Intense rainfall and debris flows in the Lomond Hills, Fife, 11–12 August 2020

Martin Kirkbride (Lead / Corresponding author), Andrew Black, Vanessa Brazier, Ben Pickering

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    Over the night of 11–12th August 2020, unusually intense convective rainfall triggered several debris flows along the Lomond Hills escarpment. Rainfall intensities locally exceeded an estimated 0.33% annual exceedance probability. Each debris flow had a different magnitude and physical character depending on the availability of water and sediment and the effectiveness of the vegetation buffer, such that similar-looking micro-catchments responded in different ways. The largest debris flow far exceeded the others in magnitude, extending over 1 km with a descent of 246 m and an estimated volume of c. 1500–3000 m3, causing damage to a forestry road. Debris was entrained from a gullied relict talus, including fallen trees and incision of Lateglacial glaciofluvial sand. Deposit sedimentology and morphology demonstrate an initial debris-flow surge probably happened early in the storm coinciding with the greatest runoff generation, followed by later fluvial incision and sediment reworking. This appears to be the largest such event in the Lomond Hills for more than 90 years and may be characteristic of the landscape response to projected increases in convective rainfall intensities in twenty-first century summers.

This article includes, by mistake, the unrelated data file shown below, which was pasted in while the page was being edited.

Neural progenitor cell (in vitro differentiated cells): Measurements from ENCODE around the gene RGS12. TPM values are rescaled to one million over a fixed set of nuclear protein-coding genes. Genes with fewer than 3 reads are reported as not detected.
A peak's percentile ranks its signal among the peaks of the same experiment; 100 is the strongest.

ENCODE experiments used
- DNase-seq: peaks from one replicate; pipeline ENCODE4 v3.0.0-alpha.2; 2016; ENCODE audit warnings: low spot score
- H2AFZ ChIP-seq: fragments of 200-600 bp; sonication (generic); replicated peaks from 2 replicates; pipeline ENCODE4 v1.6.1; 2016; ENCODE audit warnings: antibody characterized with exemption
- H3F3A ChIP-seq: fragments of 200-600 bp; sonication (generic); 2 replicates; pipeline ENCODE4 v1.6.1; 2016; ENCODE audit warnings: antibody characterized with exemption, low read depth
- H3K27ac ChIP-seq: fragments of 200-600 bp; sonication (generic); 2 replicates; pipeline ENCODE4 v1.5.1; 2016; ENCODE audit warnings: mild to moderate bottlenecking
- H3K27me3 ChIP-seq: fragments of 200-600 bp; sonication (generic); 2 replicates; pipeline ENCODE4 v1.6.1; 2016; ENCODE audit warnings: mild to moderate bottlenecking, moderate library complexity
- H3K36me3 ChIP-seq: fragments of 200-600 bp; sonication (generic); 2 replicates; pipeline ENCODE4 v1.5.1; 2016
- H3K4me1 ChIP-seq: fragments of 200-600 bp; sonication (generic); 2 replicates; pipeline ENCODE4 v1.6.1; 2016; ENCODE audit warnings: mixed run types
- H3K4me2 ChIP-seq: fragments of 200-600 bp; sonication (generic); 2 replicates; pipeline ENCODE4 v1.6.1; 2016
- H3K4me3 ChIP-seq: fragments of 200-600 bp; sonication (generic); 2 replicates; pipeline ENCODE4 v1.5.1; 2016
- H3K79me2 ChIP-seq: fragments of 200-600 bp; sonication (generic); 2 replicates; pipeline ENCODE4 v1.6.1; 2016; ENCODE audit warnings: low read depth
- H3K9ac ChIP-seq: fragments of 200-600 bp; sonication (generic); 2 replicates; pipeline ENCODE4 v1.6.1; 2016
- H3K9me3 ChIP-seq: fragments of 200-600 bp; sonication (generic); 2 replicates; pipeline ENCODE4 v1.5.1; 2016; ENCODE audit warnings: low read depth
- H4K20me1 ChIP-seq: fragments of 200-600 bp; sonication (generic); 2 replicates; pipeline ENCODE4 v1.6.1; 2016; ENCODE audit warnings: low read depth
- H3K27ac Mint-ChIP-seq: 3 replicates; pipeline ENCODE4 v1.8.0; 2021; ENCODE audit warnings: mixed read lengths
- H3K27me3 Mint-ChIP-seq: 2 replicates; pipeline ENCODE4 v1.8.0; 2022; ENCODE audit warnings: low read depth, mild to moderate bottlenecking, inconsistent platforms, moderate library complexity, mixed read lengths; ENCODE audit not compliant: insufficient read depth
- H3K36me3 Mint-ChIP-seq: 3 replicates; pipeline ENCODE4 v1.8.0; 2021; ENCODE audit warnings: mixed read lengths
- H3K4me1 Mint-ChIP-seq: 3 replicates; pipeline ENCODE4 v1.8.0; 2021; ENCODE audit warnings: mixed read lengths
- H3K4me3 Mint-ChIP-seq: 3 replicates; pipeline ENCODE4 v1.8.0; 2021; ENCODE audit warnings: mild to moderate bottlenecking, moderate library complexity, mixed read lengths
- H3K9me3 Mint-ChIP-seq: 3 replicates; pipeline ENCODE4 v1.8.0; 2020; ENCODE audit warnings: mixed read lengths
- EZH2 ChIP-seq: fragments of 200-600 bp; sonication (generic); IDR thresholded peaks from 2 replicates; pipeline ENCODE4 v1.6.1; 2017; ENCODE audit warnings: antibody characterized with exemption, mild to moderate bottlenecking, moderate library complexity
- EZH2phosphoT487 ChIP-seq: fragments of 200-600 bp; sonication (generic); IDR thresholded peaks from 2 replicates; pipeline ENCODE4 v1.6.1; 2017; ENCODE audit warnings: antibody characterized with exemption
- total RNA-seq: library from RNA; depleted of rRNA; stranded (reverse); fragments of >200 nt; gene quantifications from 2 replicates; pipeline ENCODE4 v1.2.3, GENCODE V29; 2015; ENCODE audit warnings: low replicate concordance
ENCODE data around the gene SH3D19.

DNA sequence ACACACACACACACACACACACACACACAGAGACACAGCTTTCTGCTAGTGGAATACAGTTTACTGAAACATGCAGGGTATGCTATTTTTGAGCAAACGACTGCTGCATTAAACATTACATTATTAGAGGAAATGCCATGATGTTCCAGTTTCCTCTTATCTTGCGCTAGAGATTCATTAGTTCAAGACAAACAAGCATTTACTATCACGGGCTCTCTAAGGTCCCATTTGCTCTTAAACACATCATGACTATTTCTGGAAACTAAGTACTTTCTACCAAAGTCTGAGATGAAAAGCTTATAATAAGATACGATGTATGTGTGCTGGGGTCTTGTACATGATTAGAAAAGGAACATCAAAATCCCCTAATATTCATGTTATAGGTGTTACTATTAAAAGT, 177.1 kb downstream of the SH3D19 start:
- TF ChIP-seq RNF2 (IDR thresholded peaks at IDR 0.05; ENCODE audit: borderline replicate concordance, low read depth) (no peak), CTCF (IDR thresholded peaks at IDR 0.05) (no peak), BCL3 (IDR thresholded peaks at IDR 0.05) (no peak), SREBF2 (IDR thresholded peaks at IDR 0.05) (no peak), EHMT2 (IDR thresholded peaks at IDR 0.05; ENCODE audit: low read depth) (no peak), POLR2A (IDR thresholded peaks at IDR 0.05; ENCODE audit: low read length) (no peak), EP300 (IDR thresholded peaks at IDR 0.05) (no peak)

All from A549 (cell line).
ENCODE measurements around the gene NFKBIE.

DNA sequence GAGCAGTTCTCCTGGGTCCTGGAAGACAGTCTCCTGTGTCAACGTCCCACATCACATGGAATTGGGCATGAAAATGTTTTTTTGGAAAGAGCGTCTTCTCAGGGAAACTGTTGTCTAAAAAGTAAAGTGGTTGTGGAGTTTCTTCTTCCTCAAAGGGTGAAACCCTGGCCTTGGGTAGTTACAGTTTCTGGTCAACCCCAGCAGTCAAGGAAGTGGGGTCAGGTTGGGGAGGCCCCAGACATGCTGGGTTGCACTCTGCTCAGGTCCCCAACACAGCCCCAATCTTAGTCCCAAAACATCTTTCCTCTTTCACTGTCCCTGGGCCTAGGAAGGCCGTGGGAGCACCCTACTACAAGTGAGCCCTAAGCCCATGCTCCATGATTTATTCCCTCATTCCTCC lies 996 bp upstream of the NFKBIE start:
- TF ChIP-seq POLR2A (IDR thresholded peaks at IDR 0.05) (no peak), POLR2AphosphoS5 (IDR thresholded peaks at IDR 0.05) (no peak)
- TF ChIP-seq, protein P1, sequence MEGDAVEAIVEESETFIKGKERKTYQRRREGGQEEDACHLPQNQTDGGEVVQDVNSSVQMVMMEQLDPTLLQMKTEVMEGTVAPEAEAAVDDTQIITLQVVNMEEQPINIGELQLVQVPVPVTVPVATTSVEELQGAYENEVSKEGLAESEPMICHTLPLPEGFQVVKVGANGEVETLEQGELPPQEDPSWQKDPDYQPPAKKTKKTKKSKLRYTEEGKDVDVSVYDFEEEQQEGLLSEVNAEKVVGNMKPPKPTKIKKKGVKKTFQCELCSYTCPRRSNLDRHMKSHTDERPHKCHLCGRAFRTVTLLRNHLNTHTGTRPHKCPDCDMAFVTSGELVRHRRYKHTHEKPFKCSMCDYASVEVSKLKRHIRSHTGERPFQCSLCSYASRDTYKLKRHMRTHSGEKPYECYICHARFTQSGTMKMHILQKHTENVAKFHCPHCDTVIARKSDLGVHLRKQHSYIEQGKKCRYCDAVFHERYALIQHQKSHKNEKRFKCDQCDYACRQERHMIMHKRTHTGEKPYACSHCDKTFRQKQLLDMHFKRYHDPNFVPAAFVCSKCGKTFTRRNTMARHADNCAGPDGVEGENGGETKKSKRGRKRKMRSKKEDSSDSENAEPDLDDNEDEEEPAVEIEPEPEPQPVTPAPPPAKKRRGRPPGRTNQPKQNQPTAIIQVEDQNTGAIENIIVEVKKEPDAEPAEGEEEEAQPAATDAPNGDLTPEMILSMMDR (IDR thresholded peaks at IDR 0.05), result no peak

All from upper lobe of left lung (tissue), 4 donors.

Original languageEnglish
    Pages (from-to)210-227
    Number of pages18
    JournalScottish Geographical Journal
    Issue number1-4
    Early online date9 Dec 2021
    Publication statusPublished - 9 Dec 2021


    • Convective storm
    • debris flow
    • extreme event
    • geomorphic threshold
    • rainfall intensity

    ASJC Scopus subject areas

    • Geography, Planning and Development
    • Earth-Surface Processes


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